Pippa and her mother, Jenny Nolan, gave a share in Sandman 7 to her long-time trainer Ruth McMullen for her 80th birthday. “As much as anything, I did this for Ruth because she’s responsible for my entire career. I’ll probably burst into tears when I talk to her. I don’t think I’ve ever been so nervous at a Championship but I’m going to really enjoy today.”
With the roar of the crowd spurring them on, Wills Oakden and Greystone Midnight Melody, owned by Mr David Kenwright and Sylvia Douglas, produced a well-judged clear round with the talented Molly to finish on 72.8 penalties after incurring 26.4 time faults.
Commenting afterwards Wills said; “I’m just so thrilled for the owners I really am, having bred her, I’m just so thrilled for them, to have the horse here at a Championship it’s a real big deal for them. And the crowd were incredible the whole way, especially in the main arena, but the whole way they were just brilliant it gave me a really good boost, it’s made my first Championship experience extra special – it’s unreal.
“It’s not her ground at all so I just had to go at her speed and use my head, but I’m so pleased with her she answered every question, kept going, dug deep and I’m thrilled with her.”
Oliver Townend looked to be enjoying a cracking round on Fenya’s Elegance until the big, strong chestnut mare took control in the middle of the third water complex and ran past the brush corner exit fence (19b).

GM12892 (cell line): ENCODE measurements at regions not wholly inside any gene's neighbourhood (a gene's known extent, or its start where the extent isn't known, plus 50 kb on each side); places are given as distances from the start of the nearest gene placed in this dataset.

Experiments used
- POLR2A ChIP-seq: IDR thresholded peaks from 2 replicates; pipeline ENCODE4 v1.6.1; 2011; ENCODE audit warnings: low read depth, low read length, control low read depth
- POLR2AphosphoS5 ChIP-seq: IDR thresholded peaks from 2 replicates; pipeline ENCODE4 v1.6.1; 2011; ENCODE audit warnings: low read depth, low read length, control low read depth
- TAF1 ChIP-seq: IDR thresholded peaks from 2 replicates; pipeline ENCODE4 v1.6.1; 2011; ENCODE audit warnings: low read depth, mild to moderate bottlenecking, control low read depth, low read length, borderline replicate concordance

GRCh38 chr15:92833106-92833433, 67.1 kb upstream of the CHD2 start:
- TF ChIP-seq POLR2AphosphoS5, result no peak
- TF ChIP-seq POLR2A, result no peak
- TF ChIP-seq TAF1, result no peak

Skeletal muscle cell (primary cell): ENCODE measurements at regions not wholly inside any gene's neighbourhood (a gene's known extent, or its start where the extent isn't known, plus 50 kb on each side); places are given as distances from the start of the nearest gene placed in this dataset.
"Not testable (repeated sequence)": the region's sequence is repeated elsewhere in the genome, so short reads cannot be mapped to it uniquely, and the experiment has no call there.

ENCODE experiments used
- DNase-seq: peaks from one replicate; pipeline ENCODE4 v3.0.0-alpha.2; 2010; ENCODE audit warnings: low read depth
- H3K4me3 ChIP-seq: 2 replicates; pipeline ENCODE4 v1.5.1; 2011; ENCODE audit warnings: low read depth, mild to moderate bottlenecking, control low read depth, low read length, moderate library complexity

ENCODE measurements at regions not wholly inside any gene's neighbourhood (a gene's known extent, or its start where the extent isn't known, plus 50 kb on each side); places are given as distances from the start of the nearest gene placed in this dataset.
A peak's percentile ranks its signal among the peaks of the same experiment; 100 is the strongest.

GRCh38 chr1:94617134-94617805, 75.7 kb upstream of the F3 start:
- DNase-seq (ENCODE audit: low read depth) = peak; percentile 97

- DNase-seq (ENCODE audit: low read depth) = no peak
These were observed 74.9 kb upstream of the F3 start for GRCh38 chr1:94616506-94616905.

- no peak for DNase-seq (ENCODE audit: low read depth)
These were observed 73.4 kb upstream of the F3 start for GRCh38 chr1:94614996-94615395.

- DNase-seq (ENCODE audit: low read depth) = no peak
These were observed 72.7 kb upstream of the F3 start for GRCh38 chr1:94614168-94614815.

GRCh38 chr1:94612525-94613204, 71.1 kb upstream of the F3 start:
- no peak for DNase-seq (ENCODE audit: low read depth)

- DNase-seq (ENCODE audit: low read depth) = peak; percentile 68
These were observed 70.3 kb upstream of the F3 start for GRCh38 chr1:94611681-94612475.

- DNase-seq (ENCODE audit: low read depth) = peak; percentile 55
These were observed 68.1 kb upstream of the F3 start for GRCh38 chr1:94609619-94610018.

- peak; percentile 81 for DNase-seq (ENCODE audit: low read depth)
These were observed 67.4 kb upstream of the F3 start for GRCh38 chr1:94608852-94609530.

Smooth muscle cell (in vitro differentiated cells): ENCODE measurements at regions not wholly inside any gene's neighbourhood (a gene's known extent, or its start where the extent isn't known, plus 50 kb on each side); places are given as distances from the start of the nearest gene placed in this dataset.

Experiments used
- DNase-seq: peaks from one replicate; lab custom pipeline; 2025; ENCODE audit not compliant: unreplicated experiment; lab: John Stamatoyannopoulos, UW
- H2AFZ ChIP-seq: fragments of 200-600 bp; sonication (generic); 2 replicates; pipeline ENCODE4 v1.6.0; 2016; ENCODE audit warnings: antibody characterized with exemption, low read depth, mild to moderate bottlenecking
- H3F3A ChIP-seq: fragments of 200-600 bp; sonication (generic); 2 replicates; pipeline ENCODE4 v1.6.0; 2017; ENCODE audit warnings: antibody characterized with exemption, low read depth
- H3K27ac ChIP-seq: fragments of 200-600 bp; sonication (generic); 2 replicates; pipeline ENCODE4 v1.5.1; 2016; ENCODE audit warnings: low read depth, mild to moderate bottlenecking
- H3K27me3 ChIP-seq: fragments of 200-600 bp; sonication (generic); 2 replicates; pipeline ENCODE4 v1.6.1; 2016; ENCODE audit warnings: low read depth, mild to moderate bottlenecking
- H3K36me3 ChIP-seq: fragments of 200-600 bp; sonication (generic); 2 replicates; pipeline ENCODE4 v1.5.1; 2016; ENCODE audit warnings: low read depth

“I rode her strongly, but didn’t quite have her [under control],” said a visibly disappointed Oliver, adding: “The course is riding very well. The weather isn’t really affecting the horses; it’s affecting riders’ heads.”
The Netherlands and France’s third team riders, Merel Blom and Thomas Carlile, both needed to complete to get a team result, and both achieved good, if slow, clears. “I really needed to finish if we were going to qualify for the Olympics,” explained France’s Thomas Carlile. “It was not for me to think about an individual result but about the team.”
Final rider for the British camp and the last team member, William Fox-Pitt came flying out onto the course with Mrs Catherine Witt’s Bay My Hero. Clear round the first half of the course, Bay My Hero then had two uncharacteristic run-outs at fence seventeen, a skinny arrowhead, prompting William to retire on course.